‘Succession’ Star Sarah Snook Signs On To Perform 26 Characters In “Cine-Theater” Version Of ‘The Picture Of Dorian Gray’ In London

Succession’s Sarah Snook is returning to the stage in London, and possibly Broadway, to take on an adaptation of Oscar Wilde’s The Picture of Dorian Gray, a dark tale of a portrait that ages as its subject remains forever young.

The Emmy-nominated actress will have the gargantuan task of playing all 26 characters in Dorian Gray when it opens at the Theatre Royal Haymarket in London’s West End in January 2024 for a limited 10-week season.

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It’s a mammoth undertaking for a solo artist who will be required to be on stage for two hours without an interval.

The show was devised by Kip Williams, the artistic director of Australia’s celebrated Sydney Theatre Company. It premiered in Sydney with actress Eryn Jean Norvill creating the part — or parts, because there are 26 of them.

Those connected with it have described the show as “cine-theatre.”

Snook will begin preparing and rehearsing in the fall and she’ll be asked to film characters and then interact with them onstage. I haven’t seen it so I’m unable to fully explain, but those who caught the production in Sydney raved about it and described a set full of screens with the thespian on the boards talking to footage of themselves dressed as various characters.

Snook deservedly won plaudits for her performance as scheming Shiv Roy in the HBO drama Succession, which ended its four-season run in May. Few know that she’s also a superb theater performer. Several years ago I caught her in a production of Ibsen’s The Master Builder, starring alongside Ralph Fiennes at the Old Vic.

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As it happens, Jeremy Strong, who played big brother Kendall Roy, will be leading a revival of Ibsen’s An Enemy of the People on Broadway, also early in 2024, adapted by Amy Herzog and directed by Sam Gold.

Other members of the fictional Roy family are also headed for theater runs:

Brian Cox, who played patriarch Logan Roy, will star with Patricia Clarkson in Eugene O’Neill’s Long Day’s Journey Into Night running at Wyndham’s Theatre in London from March 19 through June 8. It has already sold 75 percent of its seats; it’s a phenomenal advance sale, even more so for a four-act marathon drama.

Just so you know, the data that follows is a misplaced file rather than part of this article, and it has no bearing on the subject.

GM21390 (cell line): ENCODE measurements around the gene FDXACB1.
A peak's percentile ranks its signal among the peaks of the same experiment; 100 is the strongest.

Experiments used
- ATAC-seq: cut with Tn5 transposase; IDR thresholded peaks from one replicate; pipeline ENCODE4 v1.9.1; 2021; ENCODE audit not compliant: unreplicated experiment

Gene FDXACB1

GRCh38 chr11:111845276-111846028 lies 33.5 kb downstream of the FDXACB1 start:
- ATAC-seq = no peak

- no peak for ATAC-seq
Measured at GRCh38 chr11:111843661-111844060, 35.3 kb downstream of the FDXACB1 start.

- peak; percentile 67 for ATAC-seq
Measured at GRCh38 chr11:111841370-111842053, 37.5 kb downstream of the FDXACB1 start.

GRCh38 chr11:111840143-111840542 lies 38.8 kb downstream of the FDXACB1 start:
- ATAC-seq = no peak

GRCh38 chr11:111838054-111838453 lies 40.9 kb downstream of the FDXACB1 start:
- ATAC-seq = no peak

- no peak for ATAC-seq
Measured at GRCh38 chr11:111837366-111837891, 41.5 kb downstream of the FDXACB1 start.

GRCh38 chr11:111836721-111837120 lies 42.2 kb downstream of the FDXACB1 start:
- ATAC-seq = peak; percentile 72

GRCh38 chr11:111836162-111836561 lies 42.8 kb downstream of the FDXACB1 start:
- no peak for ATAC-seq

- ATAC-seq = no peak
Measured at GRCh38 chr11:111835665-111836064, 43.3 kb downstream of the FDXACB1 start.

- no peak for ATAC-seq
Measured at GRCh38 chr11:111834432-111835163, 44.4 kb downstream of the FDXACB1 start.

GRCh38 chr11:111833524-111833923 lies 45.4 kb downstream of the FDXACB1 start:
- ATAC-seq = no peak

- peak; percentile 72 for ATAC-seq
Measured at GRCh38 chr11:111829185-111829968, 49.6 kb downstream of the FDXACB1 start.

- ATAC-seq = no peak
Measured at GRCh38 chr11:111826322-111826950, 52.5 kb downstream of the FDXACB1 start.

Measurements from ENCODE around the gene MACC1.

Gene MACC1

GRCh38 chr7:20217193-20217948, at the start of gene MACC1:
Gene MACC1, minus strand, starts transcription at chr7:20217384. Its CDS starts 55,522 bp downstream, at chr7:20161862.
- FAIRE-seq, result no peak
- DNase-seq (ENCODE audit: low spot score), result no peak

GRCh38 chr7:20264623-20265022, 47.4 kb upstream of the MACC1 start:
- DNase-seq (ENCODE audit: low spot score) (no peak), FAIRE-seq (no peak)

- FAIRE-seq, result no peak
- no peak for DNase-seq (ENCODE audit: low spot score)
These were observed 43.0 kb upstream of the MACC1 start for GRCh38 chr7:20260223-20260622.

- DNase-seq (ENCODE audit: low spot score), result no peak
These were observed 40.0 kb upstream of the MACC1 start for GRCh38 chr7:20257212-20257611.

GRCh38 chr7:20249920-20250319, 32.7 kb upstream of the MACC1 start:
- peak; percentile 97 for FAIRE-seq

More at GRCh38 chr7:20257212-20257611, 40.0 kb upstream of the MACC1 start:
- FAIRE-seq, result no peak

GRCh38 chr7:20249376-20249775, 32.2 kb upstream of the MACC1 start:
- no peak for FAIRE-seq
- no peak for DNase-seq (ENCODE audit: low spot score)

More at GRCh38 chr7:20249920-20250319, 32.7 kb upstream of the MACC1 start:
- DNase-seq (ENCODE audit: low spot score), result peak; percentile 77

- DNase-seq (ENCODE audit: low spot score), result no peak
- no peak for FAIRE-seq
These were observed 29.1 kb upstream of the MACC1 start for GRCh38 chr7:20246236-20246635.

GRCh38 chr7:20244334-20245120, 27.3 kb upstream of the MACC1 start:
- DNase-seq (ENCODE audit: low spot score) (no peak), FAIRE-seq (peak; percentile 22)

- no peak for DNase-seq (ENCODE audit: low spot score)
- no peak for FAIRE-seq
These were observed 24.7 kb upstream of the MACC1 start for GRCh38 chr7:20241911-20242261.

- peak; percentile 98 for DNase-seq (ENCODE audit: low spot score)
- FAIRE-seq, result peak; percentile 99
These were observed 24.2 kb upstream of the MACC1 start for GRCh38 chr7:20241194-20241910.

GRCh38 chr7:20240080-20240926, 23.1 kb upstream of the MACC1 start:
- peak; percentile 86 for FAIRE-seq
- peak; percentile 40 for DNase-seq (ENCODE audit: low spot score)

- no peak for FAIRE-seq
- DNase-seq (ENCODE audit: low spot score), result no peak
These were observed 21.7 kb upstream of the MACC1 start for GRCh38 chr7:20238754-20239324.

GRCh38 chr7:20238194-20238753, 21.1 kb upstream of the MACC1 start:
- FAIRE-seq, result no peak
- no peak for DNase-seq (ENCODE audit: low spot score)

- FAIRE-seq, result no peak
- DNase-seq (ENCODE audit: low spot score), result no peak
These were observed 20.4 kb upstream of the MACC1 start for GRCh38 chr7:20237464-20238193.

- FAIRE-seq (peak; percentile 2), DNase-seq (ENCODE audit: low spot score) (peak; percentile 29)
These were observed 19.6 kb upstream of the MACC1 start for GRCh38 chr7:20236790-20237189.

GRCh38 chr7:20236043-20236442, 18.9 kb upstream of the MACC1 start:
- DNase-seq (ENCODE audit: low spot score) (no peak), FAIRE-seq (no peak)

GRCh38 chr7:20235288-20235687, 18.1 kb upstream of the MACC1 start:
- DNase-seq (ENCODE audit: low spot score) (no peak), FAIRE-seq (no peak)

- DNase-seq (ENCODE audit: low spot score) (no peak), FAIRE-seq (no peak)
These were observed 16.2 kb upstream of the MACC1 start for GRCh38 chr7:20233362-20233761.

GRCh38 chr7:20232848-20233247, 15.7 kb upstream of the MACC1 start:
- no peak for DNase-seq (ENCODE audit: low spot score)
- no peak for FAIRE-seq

Harriet Walter, Logan’s ex-wife and Waystar shareholder Lady Caroline (Shiv’s mother) on Succession, is also brushing up on the classics. She will headline a revival of Federico Garcia Lorca’s The House of Bernardo Alba at the National Theatre’s Lyttelton house beginning in November. It’s based on an adaptation by Alice Birch. 

All we need now is for Kieran Culkin to star in some Greek tragedy about a lad with mummy issues, and the Roy theater troupe will be complete.

The London production of The Picture of Dorian Gray is costing a bundle and a hot star was required to help it recoup.

Snook is that star; many feel that the fourth season of Succession belonged to her. My sense is that once tickets go on sale she’ll beat “daddy” Brian Cox at the box office.

Fascinating, when you think about it, that Snook has chosen to do Dorian Gray, a prime example of late-Victorian Gothic fiction that explored dark desires and forbidden pleasures in 1890s London.

In part, Succession also studied devotion to decadence and sensuous pleasures.

If the show takes off in London then, from what I understand, it will be headed to Broadway for a season. However, any transfer would be dependent on Snook and her family: she recently announced the birth of her first child.

Producers Michael Cassel and Adam Kenwright have contracted the play to run at the Haymarket from January 23-April 13.

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